Short Segment Fixation Versus Short Segment Fixation With Pedicle Screws at the Fracture Level for Thoracolumbar Burst Fracture

DOI: 10.2478/amma-2014-0011

Objective: The most prevailing surgical procedure in the treatment of thoracolumbar burst fractures, Short Segment Fixation (SSF), is often followed by loss of correction or hardware failure which may be significant enough to require another surgical intervention. In order to take advantage of its benefits but to avoid or diminish the risk and impact of associated drawbacks, some other alternatives have been lately developed among which we refer to short segment fixation with intermediate screws (SSF+IS). This article provides a comparative picture over the effectiveness of the two above-mentioned surgical treatments, focusing on their potential to prevent the loss of correction.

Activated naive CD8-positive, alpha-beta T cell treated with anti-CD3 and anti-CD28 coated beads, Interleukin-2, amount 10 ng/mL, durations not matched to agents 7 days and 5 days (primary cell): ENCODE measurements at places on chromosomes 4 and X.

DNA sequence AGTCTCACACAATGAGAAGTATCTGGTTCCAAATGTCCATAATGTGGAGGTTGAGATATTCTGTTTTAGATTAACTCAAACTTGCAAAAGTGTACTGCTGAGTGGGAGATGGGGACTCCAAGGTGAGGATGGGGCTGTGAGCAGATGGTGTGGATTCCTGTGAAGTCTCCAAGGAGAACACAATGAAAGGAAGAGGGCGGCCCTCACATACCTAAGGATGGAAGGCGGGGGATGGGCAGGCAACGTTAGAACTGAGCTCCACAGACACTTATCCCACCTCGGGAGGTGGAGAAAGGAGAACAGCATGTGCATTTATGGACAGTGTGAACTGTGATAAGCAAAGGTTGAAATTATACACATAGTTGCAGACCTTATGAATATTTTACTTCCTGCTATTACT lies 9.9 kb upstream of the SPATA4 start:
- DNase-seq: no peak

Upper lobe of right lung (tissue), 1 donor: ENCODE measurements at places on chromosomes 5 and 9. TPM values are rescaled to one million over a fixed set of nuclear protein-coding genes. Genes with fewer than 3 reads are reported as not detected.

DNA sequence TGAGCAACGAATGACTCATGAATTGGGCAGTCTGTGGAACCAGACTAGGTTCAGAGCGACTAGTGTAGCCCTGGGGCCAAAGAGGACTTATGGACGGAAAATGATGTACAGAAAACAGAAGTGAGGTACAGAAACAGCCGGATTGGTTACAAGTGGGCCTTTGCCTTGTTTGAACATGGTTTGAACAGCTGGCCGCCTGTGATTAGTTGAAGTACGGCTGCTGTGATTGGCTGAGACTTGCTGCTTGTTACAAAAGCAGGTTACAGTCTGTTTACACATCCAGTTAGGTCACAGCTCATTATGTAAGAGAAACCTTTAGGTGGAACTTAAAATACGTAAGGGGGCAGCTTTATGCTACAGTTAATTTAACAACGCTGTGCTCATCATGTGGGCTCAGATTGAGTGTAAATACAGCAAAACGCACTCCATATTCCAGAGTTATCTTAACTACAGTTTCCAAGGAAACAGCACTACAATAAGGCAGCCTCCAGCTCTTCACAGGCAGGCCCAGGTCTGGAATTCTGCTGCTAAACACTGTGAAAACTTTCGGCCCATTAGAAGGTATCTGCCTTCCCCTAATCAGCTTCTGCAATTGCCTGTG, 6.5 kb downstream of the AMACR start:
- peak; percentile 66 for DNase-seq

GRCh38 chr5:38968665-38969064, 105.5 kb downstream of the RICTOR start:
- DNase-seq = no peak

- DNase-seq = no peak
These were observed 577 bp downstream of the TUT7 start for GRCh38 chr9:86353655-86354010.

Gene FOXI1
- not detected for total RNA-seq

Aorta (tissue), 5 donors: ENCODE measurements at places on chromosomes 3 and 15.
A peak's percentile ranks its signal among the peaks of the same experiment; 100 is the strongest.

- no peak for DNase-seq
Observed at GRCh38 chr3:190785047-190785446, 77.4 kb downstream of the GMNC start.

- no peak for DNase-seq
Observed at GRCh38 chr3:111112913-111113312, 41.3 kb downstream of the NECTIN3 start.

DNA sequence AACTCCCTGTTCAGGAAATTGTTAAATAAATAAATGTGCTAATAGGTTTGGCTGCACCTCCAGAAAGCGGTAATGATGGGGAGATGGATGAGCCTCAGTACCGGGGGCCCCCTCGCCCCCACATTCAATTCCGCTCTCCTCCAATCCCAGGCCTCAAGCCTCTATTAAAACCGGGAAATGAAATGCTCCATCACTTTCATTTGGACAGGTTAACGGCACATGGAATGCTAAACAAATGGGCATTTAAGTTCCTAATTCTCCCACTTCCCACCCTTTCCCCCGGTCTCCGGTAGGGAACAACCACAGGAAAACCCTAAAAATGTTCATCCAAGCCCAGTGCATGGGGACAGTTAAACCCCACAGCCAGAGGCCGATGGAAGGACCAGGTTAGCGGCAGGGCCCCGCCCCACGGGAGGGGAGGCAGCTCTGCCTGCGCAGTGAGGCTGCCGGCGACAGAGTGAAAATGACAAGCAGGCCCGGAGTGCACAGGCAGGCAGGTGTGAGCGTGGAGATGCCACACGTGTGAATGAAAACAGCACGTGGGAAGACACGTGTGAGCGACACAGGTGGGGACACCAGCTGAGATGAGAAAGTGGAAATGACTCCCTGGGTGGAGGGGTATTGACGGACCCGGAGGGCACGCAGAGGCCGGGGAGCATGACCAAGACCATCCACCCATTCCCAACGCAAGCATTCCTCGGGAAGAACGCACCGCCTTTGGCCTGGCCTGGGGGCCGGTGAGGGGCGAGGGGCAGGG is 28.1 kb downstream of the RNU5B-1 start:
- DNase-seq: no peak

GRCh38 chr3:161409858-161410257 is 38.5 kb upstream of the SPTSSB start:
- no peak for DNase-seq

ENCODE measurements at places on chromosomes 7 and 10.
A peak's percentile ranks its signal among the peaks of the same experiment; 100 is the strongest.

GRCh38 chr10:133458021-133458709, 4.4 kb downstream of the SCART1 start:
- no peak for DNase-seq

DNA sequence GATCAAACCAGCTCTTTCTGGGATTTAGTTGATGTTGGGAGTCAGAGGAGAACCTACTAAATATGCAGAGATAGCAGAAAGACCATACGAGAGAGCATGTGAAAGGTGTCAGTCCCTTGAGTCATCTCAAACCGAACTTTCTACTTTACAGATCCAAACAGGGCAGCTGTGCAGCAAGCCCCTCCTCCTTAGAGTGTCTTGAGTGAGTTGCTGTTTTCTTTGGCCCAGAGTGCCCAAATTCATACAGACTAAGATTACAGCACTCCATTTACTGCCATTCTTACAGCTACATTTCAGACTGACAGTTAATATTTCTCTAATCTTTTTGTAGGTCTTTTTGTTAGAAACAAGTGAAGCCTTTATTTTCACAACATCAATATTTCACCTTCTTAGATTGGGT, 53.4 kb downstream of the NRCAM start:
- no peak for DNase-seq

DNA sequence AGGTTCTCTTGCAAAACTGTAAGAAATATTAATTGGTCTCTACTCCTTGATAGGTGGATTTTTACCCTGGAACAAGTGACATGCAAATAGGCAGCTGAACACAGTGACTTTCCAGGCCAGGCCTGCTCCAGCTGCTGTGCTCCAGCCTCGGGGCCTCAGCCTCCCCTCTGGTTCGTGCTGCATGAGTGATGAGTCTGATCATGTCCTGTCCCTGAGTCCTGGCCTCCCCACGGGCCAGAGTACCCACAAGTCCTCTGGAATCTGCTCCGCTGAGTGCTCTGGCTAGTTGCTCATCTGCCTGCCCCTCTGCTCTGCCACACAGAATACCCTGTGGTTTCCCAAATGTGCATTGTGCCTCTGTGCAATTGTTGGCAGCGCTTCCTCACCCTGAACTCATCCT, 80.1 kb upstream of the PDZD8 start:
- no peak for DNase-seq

Methods: After a systematic literature review over research papers published between 2000 and 2012, 14 articles which met the criteria were included in the meta-analysis. The relevant data extracted and compared for each subgroup of patients treated either with SSF or SSF+IS, were the weighted averages for the pre-operative, post-operative and last follow up kyphosis angles. We also considered common associated complications, operation time, and blood loss values for each surgical subgroups.
Results: The values for the loss of correction at the last follow-up were: 5.5° for SS and 7.4° for SSF+IS, which didn’t prove to be statistically different. With reference to other parameters, such as operation time, blood loss and correction attainment, the values did not present statistically significant differences, either. Regarding complications, we noticed that both SSF and SSF+IS display a similar incidence for hardware failure, screw breakages, superficial infections, deep venous thrombosis.
Conclusions: This paper concludes that, adding one or two screws at the fractured vertebra level (SSF+IS) does not bring forth a significant improvement compared to the traditional approach (SSF). Apparently, the blood loss depends mostly on the approach type (open or percutaneous) and less on the surgery type.

Full text: PDF